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How to Cast ‘Real People’ in Your Projects

When the term “real people” is used in casting, it is not to slight actors (for those reading, we know you’re real people, too). It’s a way of describing a role geared toward non-actor folks with specific job skills or professions, such as a “real doctor,” “real construction worker” or “real contortionist,” as opposed to an actor who could play the required part.

Types of projects that may ask for non-actors can include promos for a business or product (e.g. medication), a public service announcement or political campaign, a company commercial highlighting its staff, documentaries requiring an expert opinion on a subject, and more.

Given that Casting Networks caters to actors, finding a non-actor for your project can sometimes be challenging. We’re here to help you navigate these unique waters to make sure you’re able to find what you’re looking for when the opportunity arises. Here’s how you can cast “real people” in your project, and how you can leverage the acting community to assist you.

How can I create a role for a “real person”?

To create a role for a “real person,” first create your project as you normally would. When you get to your Project Synopsis, specify that you will need “real people” in a specific role (e.g. a “real doctor” or “real nurse”). When you are indicating that you need “real people” for this specific role, be sure to explain why you need non-actors for this project (e.g. this is a PSA about the risks of smoking with real testimony and stories from ER doctors and nurses that have worked with patients with smoking-related conditions).

You also should specify that you are looking for a “real person” in your Role Description. It’s best to use the word “real” in the Role Name as well.

How will I know if they are really an actor?

This part will require a bit of sleuthing, but you can help simplify it with a few simple details. In your Role Description you will want to ask specific questions and highlight instructions in a required Submission Note. Always recommend that those interested submit their answers and anything else that would help them prove that they really are who you’re looking for. This will help you weed out the actors from the non-actor respondents.

You can reiterate this in the Submission Requirements section of your project information by requiring submissions and highlighting your instructions for your Submission Note. Make sure to check the “Display Submission Notes” box so you only see submits with Submission Notes to filter through the people you want to select, interview or audition.

How will a “real person” know to audition or pass their information along?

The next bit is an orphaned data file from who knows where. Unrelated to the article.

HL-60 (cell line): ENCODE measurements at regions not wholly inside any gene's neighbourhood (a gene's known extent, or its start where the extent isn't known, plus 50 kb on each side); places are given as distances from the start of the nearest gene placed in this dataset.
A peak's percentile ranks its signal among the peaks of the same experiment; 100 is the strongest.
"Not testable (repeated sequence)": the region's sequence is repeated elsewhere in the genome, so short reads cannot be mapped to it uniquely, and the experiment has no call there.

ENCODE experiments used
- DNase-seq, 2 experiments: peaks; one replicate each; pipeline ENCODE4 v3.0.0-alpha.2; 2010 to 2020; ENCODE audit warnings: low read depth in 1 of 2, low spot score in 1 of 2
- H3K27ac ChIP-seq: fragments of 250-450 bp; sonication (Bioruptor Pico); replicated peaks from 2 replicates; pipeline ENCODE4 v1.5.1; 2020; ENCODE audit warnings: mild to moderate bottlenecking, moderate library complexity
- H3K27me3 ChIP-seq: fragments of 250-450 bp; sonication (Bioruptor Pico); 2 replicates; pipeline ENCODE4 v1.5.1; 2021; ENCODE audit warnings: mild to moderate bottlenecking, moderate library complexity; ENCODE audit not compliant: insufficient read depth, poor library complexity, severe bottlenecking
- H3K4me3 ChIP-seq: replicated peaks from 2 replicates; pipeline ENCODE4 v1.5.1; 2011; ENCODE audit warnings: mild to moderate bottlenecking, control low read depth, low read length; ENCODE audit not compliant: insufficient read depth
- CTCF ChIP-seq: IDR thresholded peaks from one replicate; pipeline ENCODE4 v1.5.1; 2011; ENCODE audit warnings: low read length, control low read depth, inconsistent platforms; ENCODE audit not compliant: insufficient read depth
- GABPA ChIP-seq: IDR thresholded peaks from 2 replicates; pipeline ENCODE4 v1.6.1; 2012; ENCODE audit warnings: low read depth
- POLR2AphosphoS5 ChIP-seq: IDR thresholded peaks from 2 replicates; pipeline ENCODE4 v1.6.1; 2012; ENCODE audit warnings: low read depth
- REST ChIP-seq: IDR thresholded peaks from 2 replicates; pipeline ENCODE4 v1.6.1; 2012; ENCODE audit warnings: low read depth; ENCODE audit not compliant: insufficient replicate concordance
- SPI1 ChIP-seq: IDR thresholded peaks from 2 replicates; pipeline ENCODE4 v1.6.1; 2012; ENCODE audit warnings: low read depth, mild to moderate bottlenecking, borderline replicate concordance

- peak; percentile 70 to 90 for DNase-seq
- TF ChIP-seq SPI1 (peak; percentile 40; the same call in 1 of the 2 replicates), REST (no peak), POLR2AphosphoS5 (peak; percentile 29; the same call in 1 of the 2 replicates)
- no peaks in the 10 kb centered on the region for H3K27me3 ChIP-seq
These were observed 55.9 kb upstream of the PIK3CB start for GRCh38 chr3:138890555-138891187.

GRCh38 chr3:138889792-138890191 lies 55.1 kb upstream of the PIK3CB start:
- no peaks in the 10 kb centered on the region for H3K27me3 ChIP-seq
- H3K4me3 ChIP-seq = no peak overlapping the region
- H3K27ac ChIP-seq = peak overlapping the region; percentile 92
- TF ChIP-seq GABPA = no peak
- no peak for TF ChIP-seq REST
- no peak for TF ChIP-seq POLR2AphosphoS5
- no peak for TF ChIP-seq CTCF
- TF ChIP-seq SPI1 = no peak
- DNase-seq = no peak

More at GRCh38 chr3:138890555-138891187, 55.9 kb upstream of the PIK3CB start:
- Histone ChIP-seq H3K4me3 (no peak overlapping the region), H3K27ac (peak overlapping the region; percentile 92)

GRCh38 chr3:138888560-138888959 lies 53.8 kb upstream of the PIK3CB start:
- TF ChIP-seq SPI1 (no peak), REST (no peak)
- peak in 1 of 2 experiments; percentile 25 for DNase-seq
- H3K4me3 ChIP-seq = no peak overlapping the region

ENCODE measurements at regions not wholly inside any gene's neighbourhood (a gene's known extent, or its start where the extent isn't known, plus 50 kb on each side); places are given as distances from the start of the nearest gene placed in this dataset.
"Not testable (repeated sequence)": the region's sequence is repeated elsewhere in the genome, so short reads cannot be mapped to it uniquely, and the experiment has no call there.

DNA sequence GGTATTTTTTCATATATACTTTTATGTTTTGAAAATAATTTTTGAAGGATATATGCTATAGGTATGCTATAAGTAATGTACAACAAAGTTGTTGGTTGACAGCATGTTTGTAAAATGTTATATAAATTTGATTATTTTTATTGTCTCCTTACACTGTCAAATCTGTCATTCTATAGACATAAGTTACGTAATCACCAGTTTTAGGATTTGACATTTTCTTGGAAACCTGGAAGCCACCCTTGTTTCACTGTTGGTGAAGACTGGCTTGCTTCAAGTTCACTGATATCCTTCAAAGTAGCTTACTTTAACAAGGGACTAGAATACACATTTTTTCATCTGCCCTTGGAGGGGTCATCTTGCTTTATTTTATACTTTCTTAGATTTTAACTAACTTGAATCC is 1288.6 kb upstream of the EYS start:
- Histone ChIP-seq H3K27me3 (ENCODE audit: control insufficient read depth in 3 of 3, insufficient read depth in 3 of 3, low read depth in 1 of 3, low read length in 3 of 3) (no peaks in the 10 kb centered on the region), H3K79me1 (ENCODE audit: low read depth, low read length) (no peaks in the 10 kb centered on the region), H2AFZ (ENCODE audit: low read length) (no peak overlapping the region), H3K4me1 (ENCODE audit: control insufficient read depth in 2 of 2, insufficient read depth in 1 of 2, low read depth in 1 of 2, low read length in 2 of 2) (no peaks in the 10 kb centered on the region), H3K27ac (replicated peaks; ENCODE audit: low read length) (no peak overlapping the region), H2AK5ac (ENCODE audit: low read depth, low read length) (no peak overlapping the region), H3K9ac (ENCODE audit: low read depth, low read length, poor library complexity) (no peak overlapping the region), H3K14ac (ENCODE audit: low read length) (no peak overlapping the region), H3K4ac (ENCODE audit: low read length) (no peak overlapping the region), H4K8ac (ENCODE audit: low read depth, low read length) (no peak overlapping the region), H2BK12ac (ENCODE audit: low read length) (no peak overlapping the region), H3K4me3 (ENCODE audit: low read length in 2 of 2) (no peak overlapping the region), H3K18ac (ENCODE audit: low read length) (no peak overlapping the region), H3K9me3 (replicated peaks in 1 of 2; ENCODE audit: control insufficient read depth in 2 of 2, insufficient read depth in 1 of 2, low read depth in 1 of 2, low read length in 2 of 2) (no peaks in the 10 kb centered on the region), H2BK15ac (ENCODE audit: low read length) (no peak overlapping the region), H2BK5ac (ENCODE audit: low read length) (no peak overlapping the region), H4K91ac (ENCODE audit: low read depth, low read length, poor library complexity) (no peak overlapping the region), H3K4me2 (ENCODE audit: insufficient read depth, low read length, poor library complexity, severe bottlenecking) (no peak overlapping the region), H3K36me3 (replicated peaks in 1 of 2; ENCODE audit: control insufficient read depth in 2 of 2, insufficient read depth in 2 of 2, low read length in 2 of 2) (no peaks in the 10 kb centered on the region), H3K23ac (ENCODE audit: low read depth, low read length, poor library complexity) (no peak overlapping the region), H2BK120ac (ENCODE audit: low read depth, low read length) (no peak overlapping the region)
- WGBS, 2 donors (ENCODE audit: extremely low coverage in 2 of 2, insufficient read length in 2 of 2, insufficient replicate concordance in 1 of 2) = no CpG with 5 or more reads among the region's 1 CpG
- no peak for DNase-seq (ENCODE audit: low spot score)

Although you will occasionally find actors on Casting Networks that do have the real-world skills and professional experience that you’re looking for, this is where the acting community comes in. You can ask actors in your Project Synopsis and/or Role Description to recommend non-actors that fit your project’s needs. Ask them to submit for your project with a Submission Note providing the name, email and phone number of a “real person” they recommend for the project (e.g. an actor who might know a “real doctor” or “real nurse”).

Take your location into consideration when looking for “real people” since that may also impact your search and results, depending on what you are looking for. For example, if you’re looking to hire a “real magician” but are in South Dakota, there might not be many around. However, if you are willing to provide travel and lodging for your niche non-actor from an area with more people with that profession or skill set, you will improve your chances of casting them in your project.

To wrap things up, let’s recap what you can do to increase your chances of finding a non-actor when looking for “real people” for your project:

  • Specify that you need to cast a “real person” and why in your Project Synopsis. Reiterate that you are looking for a “real person” in your Role Description.
  • Use the term “real” in your Project Synopsis and Role Name to drive the point home.
  • Ask job-specific or skill-specific questions in your Role Description. Require a Submission Note for their answers and anything else that can help prove who they are.
  • Reinforce your questionnaire by requiring submissions and stressing your Submission Note instructions in the Submission Requirements section. Be sure to check the “Display Submission Notes” box when filtering through your submits.
  • Ask actors in your Project Synopsis and/or Role Description for non-actor recommendations that fit the role. Have them provide the non-actor’s contact information in a Submission Note.
  • Always consider your location in relation to the “real person’s” profession or skill set. You may need to provide travel and accommodation to attract certain niches outside your area.


Whether you’re working on a PSA, company promo or a docuseries, you now have the tools for casting a “real person” for your projects. All that’s left is to put our tips to work by logging into Casting Networks, creating your project and casting a non-actor today!

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